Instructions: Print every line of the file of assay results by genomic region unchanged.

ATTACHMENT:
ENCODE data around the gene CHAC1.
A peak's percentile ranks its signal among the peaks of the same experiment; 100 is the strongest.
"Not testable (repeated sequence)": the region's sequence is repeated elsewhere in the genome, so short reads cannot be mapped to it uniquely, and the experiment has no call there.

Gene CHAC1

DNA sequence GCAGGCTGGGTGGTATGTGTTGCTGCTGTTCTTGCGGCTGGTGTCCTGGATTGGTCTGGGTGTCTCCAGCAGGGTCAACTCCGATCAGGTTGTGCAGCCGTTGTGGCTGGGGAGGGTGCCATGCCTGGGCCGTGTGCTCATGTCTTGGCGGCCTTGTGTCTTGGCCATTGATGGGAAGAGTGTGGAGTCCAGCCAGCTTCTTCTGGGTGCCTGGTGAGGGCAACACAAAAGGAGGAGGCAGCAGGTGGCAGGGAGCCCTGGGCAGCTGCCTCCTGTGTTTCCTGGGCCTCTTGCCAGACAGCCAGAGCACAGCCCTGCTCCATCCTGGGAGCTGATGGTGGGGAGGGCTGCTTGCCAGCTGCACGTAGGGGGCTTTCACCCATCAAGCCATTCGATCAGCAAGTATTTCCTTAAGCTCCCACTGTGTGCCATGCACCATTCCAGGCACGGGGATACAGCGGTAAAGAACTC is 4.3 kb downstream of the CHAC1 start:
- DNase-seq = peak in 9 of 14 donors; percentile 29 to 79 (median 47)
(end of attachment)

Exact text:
ENCODE data around the gene CHAC1.
A peak's percentile ranks its signal among the peaks of the same experiment; 100 is the strongest.
"Not testable (repeated sequence)": the region's sequence is repeated elsewhere in the genome, so short reads cannot be mapped to it uniquely, and the experiment has no call there.

Gene CHAC1

DNA sequence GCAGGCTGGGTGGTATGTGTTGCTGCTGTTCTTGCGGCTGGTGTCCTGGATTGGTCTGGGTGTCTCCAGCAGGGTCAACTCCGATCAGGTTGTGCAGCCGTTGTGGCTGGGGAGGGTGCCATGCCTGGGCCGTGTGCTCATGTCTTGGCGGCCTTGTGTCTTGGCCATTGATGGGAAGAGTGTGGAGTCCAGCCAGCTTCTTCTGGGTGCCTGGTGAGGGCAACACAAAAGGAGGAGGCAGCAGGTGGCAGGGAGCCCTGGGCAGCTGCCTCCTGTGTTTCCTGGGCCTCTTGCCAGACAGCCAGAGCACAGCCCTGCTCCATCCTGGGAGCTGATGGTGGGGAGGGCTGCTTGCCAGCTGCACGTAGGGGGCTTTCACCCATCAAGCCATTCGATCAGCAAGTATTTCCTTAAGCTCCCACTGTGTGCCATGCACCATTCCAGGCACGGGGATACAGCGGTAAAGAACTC is 4.3 kb downstream of the CHAC1 start:
- DNase-seq = peak in 9 of 14 donors; percentile 29 to 79 (median 47)